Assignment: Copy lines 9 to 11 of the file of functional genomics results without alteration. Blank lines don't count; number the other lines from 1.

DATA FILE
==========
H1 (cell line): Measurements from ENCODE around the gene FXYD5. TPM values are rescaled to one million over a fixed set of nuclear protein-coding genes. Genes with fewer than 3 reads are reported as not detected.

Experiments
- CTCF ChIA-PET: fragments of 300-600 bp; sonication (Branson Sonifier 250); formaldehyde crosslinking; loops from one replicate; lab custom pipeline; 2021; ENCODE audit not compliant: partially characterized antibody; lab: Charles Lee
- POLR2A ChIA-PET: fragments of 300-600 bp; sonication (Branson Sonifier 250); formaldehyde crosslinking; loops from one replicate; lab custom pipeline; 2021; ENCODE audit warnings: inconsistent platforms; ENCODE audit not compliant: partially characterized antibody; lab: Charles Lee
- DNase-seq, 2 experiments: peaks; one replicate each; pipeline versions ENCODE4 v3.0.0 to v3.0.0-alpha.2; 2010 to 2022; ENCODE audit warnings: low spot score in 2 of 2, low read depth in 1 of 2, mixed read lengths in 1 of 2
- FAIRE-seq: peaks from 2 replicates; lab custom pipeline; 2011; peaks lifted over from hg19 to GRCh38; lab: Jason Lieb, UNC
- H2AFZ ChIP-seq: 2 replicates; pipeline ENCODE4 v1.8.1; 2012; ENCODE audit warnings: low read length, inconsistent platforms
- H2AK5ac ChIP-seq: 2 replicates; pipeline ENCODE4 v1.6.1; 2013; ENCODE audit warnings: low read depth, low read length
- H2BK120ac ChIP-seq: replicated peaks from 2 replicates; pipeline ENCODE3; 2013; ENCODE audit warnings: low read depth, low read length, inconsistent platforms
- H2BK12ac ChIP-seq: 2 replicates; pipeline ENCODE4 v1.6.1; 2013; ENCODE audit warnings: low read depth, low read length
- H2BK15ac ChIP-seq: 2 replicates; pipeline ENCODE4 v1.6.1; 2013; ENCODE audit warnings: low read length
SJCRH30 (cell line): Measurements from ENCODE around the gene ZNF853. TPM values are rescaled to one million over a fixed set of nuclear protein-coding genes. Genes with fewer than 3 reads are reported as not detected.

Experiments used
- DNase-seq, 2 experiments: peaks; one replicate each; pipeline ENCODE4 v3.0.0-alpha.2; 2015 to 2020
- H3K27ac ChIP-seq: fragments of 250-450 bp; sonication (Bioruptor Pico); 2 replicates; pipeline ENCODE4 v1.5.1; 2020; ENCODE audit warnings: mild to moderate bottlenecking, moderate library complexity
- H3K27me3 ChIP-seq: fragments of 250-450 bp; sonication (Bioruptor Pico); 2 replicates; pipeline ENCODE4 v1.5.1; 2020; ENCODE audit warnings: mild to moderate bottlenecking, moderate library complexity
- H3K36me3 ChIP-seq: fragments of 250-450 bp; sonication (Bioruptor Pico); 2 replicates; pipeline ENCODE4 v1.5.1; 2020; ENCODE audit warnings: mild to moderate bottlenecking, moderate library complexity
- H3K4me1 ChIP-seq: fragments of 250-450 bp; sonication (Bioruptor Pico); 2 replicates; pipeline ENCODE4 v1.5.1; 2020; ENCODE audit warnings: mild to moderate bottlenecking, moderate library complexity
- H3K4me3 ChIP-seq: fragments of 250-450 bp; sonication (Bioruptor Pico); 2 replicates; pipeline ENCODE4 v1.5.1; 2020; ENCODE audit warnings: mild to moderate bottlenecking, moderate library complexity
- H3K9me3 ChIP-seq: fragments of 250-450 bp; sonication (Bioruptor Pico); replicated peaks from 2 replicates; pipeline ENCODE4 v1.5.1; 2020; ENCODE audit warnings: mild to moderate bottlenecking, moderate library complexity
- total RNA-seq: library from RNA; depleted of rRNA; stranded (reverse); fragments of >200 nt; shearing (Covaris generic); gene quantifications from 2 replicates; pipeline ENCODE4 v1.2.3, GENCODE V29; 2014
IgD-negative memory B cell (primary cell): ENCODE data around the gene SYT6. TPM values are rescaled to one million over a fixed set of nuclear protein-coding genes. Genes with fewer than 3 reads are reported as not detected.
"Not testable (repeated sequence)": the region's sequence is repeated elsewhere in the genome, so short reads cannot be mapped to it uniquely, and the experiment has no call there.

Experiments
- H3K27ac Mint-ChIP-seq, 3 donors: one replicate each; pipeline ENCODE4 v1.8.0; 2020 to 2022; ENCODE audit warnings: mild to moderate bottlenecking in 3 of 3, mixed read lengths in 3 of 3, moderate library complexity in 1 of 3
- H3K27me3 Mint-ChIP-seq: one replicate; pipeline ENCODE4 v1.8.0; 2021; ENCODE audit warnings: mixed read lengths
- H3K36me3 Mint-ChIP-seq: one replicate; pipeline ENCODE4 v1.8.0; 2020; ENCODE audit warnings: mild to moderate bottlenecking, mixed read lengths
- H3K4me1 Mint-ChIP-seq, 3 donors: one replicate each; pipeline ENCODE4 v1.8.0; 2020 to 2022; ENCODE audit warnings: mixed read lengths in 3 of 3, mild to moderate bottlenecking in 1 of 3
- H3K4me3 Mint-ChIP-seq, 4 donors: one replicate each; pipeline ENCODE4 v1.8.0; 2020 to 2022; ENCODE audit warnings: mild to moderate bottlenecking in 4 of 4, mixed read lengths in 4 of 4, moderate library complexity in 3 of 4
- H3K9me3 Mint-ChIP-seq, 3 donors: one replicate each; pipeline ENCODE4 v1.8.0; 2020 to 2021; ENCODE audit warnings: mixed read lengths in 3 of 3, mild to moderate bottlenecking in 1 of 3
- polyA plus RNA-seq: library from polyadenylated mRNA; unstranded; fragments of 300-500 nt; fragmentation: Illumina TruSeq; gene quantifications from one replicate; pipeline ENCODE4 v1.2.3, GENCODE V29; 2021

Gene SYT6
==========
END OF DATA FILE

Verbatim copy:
- H2BK120ac ChIP-seq: replicated peaks from 2 replicates; pipeline ENCODE3; 2013; ENCODE audit warnings: low read depth, low read length, inconsistent platforms
- H2BK12ac ChIP-seq: 2 replicates; pipeline ENCODE4 v1.6.1; 2013; ENCODE audit warnings: low read depth, low read length
- H2BK15ac ChIP-seq: 2 replicates; pipeline ENCODE4 v1.6.1; 2013; ENCODE audit warnings: low read length